Anderson proceeds to do what he does best: defeat the ground and framework of unbelief. He states that one is inexcusable if:
1. One holds to contradicting beliefs.
2. One does not have integrity: one does not live up to one's own principles.
3. One does not know what is clear.
4. One does not see what is clear. Clarity requires distinguishing between a and non-a.
An example of a basic belief that is clear is the distinction between being and non-being. There is no excuse for failing to distinguish these because their distinction is the foundation of all thought--to give an excuse requires this distinction (p.p. 141-142).

Professor Anderson dismantles Hume's skepticism by showing "that reflection upon sense information leads to ideas about what is eternal, and second, by expanding on Hume's claim that a contradiction between ideas is meaningless." For "change is constant with respect to sense data. This has been noted from the beginning of philosophy ... and arguing past change to universals is a problem for all empiricists" (p. 146). Furthermore eternal means "what is without beginning and therefore changeless... This is because any being that has unique change, and has existence form eternity, would already have achieved such change ... we cannot have sense data of what is changeless and eternal." Because the claim that "none is `eternal' is a contradiction, then it is meaningless, it cannot be true, and its contradiction `something is eternal' must be true" (p.p. 146-147). This is a powerful argument but the author seems at places to admit that it doesn't prove God is the eternal ground (many PA advocates claim that the immutable God of CT must be, and that PA does prove CT; see Bahnsen's book: "Always Ready" and my book: "God's Necessary Existence").
Anderson brings this excellent work to a close as he contends: "All knowledge claims presuppose causation to hold, and when I tell you something I presuppose that my claim will cause some understanding in you... If there is no causation then there can be no intelligibility... The only consistent option is silence. And yet Hume is not silent ... He must presuppose causation--he wants his words to cause us to think" (p. 151). I would further contend that this type of argument can be expanded to maintain that language, meaning, and conceptions require and presuppose CT inasmuch as they necessitate causation as well as induction (that the concepts I utilize will hold in the future: CT can account for this a priori essential).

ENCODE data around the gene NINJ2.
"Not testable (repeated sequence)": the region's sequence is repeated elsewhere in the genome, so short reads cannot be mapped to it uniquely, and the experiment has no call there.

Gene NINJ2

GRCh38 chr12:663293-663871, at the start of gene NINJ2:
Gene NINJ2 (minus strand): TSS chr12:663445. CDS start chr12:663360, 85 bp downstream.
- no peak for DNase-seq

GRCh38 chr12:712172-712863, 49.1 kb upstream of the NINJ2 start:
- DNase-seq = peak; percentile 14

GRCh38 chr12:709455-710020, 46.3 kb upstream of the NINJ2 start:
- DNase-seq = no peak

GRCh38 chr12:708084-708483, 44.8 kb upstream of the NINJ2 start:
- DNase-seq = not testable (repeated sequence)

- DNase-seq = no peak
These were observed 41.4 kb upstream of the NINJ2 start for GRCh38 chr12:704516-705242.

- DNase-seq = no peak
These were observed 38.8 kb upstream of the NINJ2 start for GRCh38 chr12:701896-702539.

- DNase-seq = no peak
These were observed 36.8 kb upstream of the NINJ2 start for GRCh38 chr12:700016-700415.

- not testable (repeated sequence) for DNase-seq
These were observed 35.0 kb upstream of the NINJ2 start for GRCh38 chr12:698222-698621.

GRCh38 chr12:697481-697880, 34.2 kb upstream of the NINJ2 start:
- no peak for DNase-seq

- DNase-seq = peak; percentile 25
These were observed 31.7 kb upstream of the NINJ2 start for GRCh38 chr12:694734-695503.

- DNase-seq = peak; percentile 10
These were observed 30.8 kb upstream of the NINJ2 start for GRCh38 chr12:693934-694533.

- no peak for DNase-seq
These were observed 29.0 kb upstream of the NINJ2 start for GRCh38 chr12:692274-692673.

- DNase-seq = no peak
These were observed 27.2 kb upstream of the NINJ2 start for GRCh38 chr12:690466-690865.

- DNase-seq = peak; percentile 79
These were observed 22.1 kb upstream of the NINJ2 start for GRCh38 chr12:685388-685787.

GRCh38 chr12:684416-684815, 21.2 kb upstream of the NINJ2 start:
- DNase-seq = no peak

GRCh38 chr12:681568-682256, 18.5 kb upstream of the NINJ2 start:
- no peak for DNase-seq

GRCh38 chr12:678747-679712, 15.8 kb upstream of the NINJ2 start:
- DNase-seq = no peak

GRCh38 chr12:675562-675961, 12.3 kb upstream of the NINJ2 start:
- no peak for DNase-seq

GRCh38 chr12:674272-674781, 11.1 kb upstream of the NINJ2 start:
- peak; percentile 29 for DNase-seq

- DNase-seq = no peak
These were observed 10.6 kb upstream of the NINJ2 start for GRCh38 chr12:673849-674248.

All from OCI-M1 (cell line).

Anderson goes on to marvelously confute Kant's TA with the truth of being and the necessity of an eternal epistemic wellspring. He adds that Kant's stultifies himself "because of his failure to apply his own method" (p. 160). Additionally he writes that the "basic idea of being and non-being are presupposed by all other intuitions, judgments, and perceptions" (p. 163). And I would add that one should employ Van Til's and Frame's arguments that intelligibility rests on God's aseity: God's ontic independence and His self-contained being. And Van Til noted that the "immutability of God is involved in his aseity." There must be a foundation, somewhere that is unchanging and has aseity. Van Til elucidates this: "We must rather reason that unless God exists as ultimate, as self-subsistent, we could not know anything, we could not even reason that God does not exist, nor could we even ask a question about God." There must exist a certain, absolute, self-sufficient, and unchanging basis for the intelligibility of our world: God. He must exist to account for the unchanging and transcendent laws of logic. Fallible and mutable humanity cannot supply the required pre-necessities for absolute and unchanging realities. Only the Lord God can. The Triune God alone has the ability and character to provide that which is necessary to make sense out of reality.

Van Til remarked that "God is absolute. He is autonomous." Man cannot be autonomous (not subject to the rule or authority of another) in thought or deed. For strict autonomy, one must have aseity, self-rule, and supreme sovereignty which only the true God has. Much of mankind has rebelled against the authority of God and that rebellion culminated in non-belief. Men seek escape from a holy God through actively disbelieving. Still, God lives, and all men will be accountable to His righteousness and justice (for more see my books: "A Letter to An Atheist Nation" and "Presuppositional Apologetics Examines Mormonism").

Furthermore when Professor Anderson delivers the proof for God's existence through the necessity of reason, being, and eternity, he must then go to a TAG to offer the moral law which provides the "ought" needed to require one to affirm what is true. Proper presuppositional framework delivers arguments based on the entire Christian world view grounded on the Triune God and His aseity.
The Necessary Existence of God: The Proof of Christianity Through Presuppositional Apologetics